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Re: Distributive -> and indirect slices

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David M. Lloyd
March 26, 2001 06:19
Re: Distributive -> and indirect slices
Message ID:
On Mon, 26 Mar 2001 wrote:

> > > > My thinking was that not too many people use the current
> > > > behaviour... maybe for Obfuscated Perl contests, but the operator could be
> > > > so much more powerful than it is right now.
> > > 
> > > Eh, don't forget it also provides scalar context to 'method' in:
> > > 
> > >     $obj -> method -> other_method;
> > > 
> > > I don't think methods returning objects in scalar context and lists
> > > in list context are obfuscated. That's what's wantarray is about, isn't?
> > 
> > That behaviour wouldn't change, since the leftmost expression is a scalar.
> Wait, that doesn't make sense.
>     @a = $obj -> method;
> calls method in list context because of the assignment. Now you are
> suggesting that it should call method in scalar context because of '$obj'?

No, I'm suggesting that the behavior shouldn't change becuase of '$obj'.  
That is, if the leftmost expression is a scalar, the expression will take
the context that it would currently have under our Perl 5 rules.

However if the leftmost expression is a list, the whole expression should
be in list context because all return items will be flattened into a list,
and it just doesn't make sense to me to have these functions be called in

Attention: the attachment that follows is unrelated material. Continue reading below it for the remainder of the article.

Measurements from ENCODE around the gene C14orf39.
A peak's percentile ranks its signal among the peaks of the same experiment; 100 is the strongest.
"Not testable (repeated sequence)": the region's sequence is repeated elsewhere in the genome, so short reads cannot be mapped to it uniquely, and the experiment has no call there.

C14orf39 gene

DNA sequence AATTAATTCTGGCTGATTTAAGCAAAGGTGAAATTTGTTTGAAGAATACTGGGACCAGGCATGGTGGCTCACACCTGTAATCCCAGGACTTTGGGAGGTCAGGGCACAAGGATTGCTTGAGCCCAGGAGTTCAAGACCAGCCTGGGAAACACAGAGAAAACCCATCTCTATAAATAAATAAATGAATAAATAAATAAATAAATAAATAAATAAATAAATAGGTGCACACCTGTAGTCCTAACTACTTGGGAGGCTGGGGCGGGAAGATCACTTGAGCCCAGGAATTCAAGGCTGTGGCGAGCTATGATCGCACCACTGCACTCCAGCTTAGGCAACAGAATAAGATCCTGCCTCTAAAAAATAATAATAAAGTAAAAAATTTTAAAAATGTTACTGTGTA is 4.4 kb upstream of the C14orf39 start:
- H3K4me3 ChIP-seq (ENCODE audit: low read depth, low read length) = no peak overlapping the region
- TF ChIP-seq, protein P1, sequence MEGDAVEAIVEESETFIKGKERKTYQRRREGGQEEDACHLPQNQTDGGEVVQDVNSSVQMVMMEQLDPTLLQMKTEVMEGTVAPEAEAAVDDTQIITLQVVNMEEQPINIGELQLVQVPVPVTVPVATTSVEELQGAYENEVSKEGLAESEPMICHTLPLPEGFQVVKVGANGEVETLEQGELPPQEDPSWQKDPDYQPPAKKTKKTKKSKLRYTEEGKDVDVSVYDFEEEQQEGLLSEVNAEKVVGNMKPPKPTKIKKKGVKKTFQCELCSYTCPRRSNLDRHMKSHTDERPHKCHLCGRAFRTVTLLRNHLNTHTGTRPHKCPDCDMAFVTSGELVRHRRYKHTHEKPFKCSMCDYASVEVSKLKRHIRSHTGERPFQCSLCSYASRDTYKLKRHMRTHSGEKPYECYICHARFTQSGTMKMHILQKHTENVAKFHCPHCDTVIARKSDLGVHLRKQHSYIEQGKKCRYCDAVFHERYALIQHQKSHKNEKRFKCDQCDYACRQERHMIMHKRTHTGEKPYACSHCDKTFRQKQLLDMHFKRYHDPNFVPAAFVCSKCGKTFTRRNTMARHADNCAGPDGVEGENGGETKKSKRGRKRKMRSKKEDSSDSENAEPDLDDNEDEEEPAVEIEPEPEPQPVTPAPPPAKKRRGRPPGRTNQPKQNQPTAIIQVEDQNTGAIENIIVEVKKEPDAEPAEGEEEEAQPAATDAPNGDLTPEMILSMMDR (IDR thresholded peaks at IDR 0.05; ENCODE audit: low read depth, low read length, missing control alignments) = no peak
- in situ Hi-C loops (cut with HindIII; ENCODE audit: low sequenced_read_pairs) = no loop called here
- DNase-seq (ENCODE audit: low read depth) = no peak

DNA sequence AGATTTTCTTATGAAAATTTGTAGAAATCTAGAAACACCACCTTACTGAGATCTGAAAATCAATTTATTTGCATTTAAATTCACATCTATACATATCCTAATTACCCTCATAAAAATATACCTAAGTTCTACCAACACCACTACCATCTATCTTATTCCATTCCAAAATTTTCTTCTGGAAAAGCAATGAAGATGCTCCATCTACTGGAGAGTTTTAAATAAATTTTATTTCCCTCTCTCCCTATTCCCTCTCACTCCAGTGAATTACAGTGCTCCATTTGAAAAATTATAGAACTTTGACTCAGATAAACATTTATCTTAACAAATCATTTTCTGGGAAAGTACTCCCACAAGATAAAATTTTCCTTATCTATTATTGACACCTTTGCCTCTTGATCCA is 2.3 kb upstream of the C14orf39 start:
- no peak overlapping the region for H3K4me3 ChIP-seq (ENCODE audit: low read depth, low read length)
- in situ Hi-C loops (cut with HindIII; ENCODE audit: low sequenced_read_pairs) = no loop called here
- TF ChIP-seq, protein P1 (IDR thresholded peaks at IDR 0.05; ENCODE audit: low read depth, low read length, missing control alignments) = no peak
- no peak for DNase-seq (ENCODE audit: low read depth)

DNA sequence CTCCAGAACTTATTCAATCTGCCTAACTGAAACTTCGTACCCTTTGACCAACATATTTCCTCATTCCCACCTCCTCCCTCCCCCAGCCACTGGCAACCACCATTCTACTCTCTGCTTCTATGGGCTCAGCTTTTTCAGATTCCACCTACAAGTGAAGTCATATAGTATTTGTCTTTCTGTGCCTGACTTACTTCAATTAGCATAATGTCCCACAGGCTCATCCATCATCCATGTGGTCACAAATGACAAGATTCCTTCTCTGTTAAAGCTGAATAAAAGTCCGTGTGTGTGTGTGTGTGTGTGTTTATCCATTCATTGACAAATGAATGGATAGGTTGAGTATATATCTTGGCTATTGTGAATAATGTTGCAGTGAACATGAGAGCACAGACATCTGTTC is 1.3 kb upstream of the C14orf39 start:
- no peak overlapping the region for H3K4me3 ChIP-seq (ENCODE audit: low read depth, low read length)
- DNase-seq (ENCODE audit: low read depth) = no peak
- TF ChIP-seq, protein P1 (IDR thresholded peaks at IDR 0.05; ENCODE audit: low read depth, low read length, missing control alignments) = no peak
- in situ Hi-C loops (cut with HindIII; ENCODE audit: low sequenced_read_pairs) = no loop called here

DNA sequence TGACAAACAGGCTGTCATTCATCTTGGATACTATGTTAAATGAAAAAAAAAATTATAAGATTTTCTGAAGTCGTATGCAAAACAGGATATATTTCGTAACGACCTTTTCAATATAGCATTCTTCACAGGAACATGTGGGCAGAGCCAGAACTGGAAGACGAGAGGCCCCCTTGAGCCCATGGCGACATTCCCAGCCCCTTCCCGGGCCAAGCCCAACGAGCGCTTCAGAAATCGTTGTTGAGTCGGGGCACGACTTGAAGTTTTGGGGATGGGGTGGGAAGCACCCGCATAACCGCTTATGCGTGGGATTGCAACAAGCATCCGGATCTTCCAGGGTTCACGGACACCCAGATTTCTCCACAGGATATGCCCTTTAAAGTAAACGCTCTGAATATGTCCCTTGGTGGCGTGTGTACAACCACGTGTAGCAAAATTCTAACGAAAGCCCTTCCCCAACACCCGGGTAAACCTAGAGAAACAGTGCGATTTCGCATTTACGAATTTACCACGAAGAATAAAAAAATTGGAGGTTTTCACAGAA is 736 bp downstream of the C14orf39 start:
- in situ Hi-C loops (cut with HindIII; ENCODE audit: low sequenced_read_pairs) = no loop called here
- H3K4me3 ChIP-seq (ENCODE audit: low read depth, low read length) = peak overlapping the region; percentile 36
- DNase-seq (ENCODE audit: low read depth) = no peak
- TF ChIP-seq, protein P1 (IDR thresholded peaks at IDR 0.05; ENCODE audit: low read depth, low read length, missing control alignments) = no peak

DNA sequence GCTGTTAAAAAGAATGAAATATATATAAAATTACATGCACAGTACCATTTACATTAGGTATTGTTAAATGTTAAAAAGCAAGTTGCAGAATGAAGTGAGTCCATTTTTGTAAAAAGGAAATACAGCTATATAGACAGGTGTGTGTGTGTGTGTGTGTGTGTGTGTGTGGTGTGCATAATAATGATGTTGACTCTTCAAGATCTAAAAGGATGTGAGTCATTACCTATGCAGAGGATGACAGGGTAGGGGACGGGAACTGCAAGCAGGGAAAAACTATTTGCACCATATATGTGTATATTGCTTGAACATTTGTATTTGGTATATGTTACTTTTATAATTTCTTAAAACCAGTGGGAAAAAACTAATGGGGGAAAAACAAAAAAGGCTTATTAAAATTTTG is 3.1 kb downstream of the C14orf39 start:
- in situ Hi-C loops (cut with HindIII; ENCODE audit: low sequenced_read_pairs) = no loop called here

scalar context.  I mean, there'd be no way to specify what you want.  Take
these examples:

$a = $obj->method;  # Clearly scalar context.
@a = $obj->method;  # Clearly list context.
$obj->method;       # Clearly void context.

$a = $obj->method1->method2;  # Both methods in scalar context.
@a = $obj->method1->method2;  # method1 in scalar context, method2 in list context.
$obj->method1->method2;       # method1 in scalar context, method2 in void context.

@a = ($obj1, $obj2)->method;    # Clearly list context.  Results of method
                                # calls flattened into a list.

$a = ($obj1, $obj2)->method;    # Unclear.  Calling in scalar context
                                # gives no benefit, since you will
                                # still have 2 return values. Maybe call
                                # methods in list context anyways and
                                # give the length of the return list?
                                # Or else return rightmost value.

($obj1, $obj2)->method;  # Same deal.  Might as well call in list context.

@a = ($obj1, $obj2)->method1->method2;
# More complicated.  Call method1 in list context on $obj1 and $obj2.
# Call method2 in list context on each of method1's return values.
# Results flattened into a list, assigned to @a.

$a = ($obj1, $obj2)->method1->method2;
# Unclear context, might as well be list.  Call like above, return list
# length or rightmost value, depending on which would be less useless.

($obj1, $obj2)->method1->method2;
# Call like above, return value chucked.

I hope this clarifies.

NOTE: Maybe this discussion should continue on Perl6-language?

- D


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